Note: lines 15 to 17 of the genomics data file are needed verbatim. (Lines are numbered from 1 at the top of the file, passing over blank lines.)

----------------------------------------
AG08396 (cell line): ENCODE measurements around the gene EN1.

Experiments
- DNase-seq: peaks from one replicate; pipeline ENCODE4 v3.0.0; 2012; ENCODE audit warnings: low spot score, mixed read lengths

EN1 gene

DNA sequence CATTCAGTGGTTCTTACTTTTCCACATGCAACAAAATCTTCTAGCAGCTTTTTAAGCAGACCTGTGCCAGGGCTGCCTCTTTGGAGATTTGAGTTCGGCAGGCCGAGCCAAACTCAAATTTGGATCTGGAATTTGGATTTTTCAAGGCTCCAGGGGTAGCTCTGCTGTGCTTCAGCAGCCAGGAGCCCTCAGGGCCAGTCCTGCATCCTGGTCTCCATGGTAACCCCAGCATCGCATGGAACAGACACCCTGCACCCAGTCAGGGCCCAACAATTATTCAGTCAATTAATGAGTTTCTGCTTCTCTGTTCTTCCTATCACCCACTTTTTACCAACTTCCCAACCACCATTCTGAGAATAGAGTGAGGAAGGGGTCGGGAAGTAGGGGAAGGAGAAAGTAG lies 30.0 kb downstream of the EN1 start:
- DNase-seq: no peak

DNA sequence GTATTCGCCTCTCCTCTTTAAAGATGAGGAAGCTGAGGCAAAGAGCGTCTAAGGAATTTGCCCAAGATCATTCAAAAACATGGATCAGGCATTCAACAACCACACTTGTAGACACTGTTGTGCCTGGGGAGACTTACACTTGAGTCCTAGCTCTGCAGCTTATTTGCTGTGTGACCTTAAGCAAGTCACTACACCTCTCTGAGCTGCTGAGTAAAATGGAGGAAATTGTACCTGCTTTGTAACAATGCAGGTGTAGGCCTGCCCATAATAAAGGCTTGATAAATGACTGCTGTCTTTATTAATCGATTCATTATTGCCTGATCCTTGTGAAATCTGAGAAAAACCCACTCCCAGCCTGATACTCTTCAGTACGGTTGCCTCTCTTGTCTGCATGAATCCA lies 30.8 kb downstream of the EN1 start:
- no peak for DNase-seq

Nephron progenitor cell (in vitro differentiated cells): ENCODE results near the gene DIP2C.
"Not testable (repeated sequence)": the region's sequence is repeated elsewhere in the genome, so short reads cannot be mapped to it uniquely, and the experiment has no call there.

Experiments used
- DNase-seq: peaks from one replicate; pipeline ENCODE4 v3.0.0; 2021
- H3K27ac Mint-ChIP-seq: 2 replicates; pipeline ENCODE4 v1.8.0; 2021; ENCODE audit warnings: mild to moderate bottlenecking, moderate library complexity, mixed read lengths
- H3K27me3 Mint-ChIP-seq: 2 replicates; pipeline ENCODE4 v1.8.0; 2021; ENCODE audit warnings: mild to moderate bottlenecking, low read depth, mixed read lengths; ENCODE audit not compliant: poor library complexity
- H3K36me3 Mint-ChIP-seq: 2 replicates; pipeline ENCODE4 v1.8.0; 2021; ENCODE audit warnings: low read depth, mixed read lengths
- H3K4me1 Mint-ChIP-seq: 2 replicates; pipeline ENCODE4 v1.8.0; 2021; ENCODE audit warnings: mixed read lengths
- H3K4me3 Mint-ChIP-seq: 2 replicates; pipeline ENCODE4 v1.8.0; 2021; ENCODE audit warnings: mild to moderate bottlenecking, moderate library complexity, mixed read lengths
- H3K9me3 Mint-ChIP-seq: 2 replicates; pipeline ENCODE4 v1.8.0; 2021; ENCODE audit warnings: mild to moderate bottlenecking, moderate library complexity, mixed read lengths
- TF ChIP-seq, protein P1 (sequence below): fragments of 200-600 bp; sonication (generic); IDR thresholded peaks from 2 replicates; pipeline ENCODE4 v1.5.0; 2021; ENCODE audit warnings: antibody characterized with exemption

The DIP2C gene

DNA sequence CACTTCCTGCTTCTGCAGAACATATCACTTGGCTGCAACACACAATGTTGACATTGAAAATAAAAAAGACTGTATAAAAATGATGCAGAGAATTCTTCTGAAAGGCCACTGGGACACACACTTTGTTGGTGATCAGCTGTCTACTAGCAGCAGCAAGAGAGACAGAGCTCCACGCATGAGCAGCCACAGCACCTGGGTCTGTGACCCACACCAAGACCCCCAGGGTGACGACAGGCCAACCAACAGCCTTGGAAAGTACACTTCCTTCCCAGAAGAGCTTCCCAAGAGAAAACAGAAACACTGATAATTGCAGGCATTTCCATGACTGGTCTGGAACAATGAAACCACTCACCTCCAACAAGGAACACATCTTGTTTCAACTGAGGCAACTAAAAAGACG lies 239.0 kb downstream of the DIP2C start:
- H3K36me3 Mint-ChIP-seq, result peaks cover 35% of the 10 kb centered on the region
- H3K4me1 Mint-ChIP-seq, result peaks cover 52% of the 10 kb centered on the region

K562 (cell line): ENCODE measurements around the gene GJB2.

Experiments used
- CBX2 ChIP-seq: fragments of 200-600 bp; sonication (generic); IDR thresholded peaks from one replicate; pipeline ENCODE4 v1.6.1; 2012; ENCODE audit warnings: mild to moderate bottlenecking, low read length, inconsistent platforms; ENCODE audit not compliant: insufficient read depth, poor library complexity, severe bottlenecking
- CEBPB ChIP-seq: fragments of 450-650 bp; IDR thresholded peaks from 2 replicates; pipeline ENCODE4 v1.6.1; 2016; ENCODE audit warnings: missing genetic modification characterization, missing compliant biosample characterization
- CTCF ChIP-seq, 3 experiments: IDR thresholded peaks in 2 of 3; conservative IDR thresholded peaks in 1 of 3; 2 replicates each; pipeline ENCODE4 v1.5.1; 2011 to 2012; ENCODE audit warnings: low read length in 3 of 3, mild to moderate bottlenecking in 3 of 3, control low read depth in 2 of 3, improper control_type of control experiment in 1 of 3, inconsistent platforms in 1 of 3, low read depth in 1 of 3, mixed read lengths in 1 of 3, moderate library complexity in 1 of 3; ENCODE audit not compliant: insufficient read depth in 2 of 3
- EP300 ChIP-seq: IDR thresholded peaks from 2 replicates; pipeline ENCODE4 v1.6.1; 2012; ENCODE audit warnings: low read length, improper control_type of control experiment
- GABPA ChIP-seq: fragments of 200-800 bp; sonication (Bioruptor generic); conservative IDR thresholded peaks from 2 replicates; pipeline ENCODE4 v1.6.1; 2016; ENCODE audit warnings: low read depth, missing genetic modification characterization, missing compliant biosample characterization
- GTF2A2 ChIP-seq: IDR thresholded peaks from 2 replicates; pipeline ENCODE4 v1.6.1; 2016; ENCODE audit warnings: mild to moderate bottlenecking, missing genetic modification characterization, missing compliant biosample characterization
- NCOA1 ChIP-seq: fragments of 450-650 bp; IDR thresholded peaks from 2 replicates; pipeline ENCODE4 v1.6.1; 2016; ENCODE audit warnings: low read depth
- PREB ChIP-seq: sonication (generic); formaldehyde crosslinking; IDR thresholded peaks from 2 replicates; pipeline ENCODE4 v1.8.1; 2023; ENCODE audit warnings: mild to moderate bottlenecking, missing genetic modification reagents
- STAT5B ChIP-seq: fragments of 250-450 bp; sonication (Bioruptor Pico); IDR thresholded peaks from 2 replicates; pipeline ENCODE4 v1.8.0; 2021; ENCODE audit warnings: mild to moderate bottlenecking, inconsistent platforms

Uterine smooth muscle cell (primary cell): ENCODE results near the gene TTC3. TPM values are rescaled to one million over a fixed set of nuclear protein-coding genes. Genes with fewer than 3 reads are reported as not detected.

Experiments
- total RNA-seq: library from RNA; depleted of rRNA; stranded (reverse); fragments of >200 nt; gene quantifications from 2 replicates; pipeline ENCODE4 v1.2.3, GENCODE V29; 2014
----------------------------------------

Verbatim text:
- H3K36me3 Mint-ChIP-seq: 2 replicates; pipeline ENCODE4 v1.8.0; 2021; ENCODE audit warnings: low read depth, mixed read lengths
- H3K4me1 Mint-ChIP-seq: 2 replicates; pipeline ENCODE4 v1.8.0; 2021; ENCODE audit warnings: mixed read lengths
- H3K4me3 Mint-ChIP-seq: 2 replicates; pipeline ENCODE4 v1.8.0; 2021; ENCODE audit warnings: mild to moderate bottlenecking, moderate library complexity, mixed read lengths